The College of New Caledonia (CNC) Lakes District campus has been in talks with several community members on a potential partnership on building Tiny homes around the community.
The Burns Lake and surrounding area has been seeing a growth in people moving to the region while the number of residential homes available for these newcomers has continued to remain low. In addition to this, the problems around homelessness for several youth from in and around the surrounding communities has been adding pressure on the local government to find housing solutions.
In response to the housing crisis, several stakeholders from the community, including the Burns Lake band had approached the CNC last year, to find a solution together. Recently Deputy Mayor Marilyn Berglund for the village of Granisle also talked about the CNC tiny homes project during a council meeting.
“It is still a work in progress so we can’t comment too much on the project itself but we can comment on the fact that we have had stakeholders in the region regarding a tiny homes project and the need for housing in region,” said Corinne George, regional principal for CNC Lakes campus.
George also said that the interest in the community has been growing and in the last meeting that they held, they had at least 10 stakeholders who expressed interest in tiny homes’ creation.
The goal for the project, that is currently being called the Tiny Homes project, is to build tiny homes and serve the need of the communities.
However, this project would not be a short-term solution to the housing crisis, according to Doug Jamieson, the acting dean of regional education with CNC.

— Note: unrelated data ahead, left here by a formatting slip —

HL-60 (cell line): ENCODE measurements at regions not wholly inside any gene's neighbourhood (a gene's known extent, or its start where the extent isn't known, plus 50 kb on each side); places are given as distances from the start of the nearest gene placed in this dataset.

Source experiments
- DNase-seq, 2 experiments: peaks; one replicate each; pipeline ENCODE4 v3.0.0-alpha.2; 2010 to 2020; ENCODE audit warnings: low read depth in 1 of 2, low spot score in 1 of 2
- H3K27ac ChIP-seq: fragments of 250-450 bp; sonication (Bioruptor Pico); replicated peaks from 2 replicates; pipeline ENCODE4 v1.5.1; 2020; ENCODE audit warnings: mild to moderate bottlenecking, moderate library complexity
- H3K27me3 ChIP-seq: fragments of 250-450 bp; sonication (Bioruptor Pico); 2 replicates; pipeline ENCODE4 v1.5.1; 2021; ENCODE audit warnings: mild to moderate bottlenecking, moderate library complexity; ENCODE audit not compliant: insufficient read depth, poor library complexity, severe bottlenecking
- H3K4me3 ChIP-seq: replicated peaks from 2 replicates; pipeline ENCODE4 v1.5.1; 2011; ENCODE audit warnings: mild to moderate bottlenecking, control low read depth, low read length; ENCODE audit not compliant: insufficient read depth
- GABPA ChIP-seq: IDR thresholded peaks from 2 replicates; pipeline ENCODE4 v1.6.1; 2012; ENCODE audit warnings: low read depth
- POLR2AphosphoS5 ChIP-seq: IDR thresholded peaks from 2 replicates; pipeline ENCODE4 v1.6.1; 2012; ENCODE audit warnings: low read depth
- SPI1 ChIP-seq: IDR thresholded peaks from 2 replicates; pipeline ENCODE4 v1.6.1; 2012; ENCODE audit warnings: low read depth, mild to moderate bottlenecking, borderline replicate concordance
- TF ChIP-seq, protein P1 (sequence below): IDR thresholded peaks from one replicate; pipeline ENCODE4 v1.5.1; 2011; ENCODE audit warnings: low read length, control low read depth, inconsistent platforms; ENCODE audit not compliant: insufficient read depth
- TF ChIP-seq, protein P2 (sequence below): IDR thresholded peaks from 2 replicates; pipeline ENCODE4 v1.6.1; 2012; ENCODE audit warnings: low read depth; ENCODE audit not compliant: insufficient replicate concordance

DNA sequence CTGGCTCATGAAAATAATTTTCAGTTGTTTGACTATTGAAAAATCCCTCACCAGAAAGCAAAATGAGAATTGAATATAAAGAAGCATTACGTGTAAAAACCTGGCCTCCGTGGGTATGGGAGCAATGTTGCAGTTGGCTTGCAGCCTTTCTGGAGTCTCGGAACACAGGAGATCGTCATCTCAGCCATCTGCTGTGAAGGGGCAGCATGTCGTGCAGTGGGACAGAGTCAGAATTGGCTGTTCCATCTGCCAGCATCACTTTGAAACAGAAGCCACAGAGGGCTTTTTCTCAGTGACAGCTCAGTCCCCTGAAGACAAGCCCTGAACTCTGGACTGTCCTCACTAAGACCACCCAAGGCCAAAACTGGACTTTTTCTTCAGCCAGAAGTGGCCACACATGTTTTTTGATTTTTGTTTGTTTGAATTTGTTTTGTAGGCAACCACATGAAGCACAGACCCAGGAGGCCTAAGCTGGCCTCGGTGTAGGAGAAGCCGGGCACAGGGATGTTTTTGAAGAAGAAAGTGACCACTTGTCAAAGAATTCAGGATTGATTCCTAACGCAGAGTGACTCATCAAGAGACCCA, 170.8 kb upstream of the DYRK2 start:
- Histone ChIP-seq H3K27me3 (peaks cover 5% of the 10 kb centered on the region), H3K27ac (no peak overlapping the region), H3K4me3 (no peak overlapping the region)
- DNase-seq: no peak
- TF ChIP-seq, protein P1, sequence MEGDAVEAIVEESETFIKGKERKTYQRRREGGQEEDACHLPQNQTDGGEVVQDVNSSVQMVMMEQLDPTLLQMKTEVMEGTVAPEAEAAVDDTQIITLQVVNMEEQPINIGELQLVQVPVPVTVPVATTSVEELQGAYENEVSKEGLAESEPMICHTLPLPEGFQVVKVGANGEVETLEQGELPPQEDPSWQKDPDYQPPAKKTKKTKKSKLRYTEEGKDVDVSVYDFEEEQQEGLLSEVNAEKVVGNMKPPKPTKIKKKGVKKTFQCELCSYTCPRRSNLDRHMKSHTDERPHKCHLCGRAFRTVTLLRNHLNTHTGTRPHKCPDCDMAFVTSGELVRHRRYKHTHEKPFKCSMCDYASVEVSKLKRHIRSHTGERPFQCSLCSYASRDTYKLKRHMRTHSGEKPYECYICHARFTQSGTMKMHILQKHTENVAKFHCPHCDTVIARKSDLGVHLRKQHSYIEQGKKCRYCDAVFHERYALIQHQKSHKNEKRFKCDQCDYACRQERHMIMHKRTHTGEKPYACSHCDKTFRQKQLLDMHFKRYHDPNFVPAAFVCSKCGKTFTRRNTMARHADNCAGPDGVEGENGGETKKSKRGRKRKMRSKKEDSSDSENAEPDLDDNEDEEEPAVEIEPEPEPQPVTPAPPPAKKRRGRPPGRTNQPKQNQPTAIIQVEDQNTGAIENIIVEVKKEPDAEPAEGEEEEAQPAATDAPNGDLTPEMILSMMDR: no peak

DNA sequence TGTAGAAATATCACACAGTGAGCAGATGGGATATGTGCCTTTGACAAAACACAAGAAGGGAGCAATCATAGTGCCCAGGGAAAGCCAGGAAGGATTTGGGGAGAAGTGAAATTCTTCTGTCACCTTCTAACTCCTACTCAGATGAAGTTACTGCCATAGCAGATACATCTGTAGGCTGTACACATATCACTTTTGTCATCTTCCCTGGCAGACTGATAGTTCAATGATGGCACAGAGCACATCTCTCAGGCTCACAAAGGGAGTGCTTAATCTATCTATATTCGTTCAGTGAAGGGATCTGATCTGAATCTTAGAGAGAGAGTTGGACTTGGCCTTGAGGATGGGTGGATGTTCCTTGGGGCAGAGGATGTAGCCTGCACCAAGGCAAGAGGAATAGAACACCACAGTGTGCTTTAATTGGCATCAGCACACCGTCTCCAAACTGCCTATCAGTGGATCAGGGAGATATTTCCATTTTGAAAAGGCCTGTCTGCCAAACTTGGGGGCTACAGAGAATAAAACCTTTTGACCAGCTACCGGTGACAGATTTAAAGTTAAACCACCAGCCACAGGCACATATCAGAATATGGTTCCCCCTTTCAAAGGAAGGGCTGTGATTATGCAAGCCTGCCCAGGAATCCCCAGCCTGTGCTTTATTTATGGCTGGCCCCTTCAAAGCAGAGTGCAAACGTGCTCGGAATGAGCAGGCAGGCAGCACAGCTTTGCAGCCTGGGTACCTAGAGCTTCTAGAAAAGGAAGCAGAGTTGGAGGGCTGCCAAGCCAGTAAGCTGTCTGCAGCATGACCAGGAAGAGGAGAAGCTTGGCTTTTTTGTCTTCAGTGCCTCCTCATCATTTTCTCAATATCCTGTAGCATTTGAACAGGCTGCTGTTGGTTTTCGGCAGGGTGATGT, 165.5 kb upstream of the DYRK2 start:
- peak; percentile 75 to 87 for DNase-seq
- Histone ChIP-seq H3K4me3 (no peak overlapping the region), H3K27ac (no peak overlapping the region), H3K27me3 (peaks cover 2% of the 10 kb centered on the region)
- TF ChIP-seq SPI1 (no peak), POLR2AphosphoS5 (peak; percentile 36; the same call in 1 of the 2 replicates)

“This is like a five or six year project because it takes four years at least to get students from beginner to red seal certification,” he said. ITA’ red seal certification gives the students an inter-provincial certification that allows them to practice their trade all across Canada.
Jamieson also said that while CNC can provide the educational aspects of the project which was just about 20 per cent, the 80 per cent aspects of practical experience, hours, and practical education was in the hands of the industry. He added that while for the CNC’s part, they had set the guidelines, and given a realistic picture of how long a tiny homes project would take, it would now be upto the stakeholders, the First Nations, the local governments and the industry to work together towards a vision of what this project would look like.
“It is really fantastic to see so many of the community entities working together towards a common vision. There are a number of stakeholders and it is really great to work with everyone and the opportunity to work with everyone in a collective way is really inspiring,” said George.
“Right now we are at the point of creating collective vision which includes potential pathways to tiny home creation. We haven’t yet solidified a vision, but I think we are getting there.”